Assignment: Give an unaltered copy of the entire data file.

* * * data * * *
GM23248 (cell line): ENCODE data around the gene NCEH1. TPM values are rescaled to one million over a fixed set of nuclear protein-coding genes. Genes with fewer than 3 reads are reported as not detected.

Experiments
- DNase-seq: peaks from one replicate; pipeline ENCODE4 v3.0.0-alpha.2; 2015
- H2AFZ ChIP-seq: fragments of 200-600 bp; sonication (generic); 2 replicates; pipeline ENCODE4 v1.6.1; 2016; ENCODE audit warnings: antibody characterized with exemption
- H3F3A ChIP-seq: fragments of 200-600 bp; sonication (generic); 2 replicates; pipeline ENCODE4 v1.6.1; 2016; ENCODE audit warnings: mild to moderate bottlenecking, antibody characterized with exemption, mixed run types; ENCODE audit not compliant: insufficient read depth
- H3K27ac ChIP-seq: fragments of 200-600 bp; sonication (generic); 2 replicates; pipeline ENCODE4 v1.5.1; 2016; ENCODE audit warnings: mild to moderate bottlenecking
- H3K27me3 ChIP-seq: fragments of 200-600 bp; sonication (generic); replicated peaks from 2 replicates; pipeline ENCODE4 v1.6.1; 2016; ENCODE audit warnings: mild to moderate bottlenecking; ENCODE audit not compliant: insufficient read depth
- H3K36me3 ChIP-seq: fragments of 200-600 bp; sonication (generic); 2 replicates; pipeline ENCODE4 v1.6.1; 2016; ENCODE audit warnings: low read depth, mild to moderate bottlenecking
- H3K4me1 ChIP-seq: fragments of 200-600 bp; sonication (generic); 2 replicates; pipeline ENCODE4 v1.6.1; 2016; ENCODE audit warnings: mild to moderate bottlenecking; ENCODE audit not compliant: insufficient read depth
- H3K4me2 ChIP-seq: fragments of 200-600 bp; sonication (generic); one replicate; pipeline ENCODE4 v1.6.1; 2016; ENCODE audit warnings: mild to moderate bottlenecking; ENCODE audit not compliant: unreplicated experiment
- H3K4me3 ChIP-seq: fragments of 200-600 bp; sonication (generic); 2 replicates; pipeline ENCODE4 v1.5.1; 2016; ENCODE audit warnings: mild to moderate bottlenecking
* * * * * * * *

GM23248 (cell line): ENCODE data around the gene NCEH1. TPM values are rescaled to one million over a fixed set of nuclear protein-coding genes. Genes with fewer than 3 reads are reported as not detected.

Experiments
- DNase-seq: peaks from one replicate; pipeline ENCODE4 v3.0.0-alpha.2; 2015
- H2AFZ ChIP-seq: fragments of 200-600 bp; sonication (generic); 2 replicates; pipeline ENCODE4 v1.6.1; 2016; ENCODE audit warnings: antibody characterized with exemption
- H3F3A ChIP-seq: fragments of 200-600 bp; sonication (generic); 2 replicates; pipeline ENCODE4 v1.6.1; 2016; ENCODE audit warnings: mild to moderate bottlenecking, antibody characterized with exemption, mixed run types; ENCODE audit not compliant: insufficient read depth
- H3K27ac ChIP-seq: fragments of 200-600 bp; sonication (generic); 2 replicates; pipeline ENCODE4 v1.5.1; 2016; ENCODE audit warnings: mild to moderate bottlenecking
- H3K27me3 ChIP-seq: fragments of 200-600 bp; sonication (generic); replicated peaks from 2 replicates; pipeline ENCODE4 v1.6.1; 2016; ENCODE audit warnings: mild to moderate bottlenecking; ENCODE audit not compliant: insufficient read depth
- H3K36me3 ChIP-seq: fragments of 200-600 bp; sonication (generic); 2 replicates; pipeline ENCODE4 v1.6.1; 2016; ENCODE audit warnings: low read depth, mild to moderate bottlenecking
- H3K4me1 ChIP-seq: fragments of 200-600 bp; sonication (generic); 2 replicates; pipeline ENCODE4 v1.6.1; 2016; ENCODE audit warnings: mild to moderate bottlenecking; ENCODE audit not compliant: insufficient read depth
- H3K4me2 ChIP-seq: fragments of 200-600 bp; sonication (generic); one replicate; pipeline ENCODE4 v1.6.1; 2016; ENCODE audit warnings: mild to moderate bottlenecking; ENCODE audit not compliant: unreplicated experiment
- H3K4me3 ChIP-seq: fragments of 200-600 bp; sonication (generic); 2 replicates; pipeline ENCODE4 v1.5.1; 2016; ENCODE audit warnings: mild to moderate bottlenecking